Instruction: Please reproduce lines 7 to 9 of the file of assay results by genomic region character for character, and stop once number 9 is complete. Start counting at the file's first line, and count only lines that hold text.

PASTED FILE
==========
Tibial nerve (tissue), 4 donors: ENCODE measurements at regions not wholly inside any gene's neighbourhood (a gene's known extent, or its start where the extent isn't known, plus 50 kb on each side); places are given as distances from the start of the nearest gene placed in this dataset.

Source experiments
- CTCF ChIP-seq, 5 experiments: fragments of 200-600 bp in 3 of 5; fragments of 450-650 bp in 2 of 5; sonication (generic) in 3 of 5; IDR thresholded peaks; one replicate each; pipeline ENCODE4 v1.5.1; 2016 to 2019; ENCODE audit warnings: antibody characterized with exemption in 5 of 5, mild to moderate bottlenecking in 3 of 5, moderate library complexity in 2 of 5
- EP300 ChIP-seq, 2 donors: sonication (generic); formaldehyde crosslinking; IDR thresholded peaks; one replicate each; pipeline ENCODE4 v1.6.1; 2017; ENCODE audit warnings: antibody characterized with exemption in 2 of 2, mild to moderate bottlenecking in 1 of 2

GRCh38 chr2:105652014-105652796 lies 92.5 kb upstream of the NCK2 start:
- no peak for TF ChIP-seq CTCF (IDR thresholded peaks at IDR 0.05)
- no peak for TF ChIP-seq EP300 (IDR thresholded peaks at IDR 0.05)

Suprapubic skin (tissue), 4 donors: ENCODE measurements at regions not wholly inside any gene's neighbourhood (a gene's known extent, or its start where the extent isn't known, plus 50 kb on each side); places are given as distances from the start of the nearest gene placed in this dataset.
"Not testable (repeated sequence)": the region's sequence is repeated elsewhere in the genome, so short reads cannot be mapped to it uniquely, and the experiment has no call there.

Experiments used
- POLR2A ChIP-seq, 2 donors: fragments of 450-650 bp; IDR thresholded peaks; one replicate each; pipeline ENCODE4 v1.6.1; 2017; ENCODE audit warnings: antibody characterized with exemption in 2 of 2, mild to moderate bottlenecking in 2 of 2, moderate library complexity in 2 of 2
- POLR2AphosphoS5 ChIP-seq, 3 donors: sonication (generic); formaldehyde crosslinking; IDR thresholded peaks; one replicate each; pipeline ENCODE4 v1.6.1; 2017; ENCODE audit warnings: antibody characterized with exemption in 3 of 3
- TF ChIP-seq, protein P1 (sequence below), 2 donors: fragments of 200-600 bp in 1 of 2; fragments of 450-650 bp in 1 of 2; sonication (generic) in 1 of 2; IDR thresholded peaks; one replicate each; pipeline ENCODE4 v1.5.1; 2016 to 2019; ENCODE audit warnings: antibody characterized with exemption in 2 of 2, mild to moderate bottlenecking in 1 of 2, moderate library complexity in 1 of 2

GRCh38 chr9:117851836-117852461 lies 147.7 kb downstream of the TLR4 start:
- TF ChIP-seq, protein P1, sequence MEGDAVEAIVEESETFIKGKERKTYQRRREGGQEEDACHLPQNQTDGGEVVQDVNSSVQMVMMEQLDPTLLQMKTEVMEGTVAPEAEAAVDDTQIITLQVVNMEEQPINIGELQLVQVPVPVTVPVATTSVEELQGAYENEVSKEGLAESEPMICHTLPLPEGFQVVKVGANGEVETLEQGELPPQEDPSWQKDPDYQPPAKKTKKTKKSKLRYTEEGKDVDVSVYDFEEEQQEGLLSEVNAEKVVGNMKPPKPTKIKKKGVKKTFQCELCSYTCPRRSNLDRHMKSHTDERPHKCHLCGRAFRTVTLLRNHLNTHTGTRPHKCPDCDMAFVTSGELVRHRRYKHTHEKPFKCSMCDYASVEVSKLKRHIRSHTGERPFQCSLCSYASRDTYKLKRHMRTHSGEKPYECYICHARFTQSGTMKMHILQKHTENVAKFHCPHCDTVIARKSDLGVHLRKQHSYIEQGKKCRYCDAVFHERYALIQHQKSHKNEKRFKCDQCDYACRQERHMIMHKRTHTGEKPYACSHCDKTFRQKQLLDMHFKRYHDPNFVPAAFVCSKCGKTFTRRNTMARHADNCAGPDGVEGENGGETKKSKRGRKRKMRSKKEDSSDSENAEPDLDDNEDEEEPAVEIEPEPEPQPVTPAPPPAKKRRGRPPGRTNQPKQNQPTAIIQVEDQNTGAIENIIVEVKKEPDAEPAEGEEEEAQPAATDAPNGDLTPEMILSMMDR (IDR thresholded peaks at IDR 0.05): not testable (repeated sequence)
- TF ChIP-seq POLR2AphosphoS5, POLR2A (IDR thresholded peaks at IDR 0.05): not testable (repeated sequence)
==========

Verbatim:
- no peak for TF ChIP-seq EP300 (IDR thresholded peaks at IDR 0.05)

Suprapubic skin (tissue), 4 donors: ENCODE measurements at regions not wholly inside any gene's neighbourhood (a gene's known extent, or its start where the extent isn't known, plus 50 kb on each side); places are given as distances from the start of the nearest gene placed in this dataset.
"Not testable (repeated sequence)": the region's sequence is repeated elsewhere in the genome, so short reads cannot be mapped to it uniquely, and the experiment has no call there.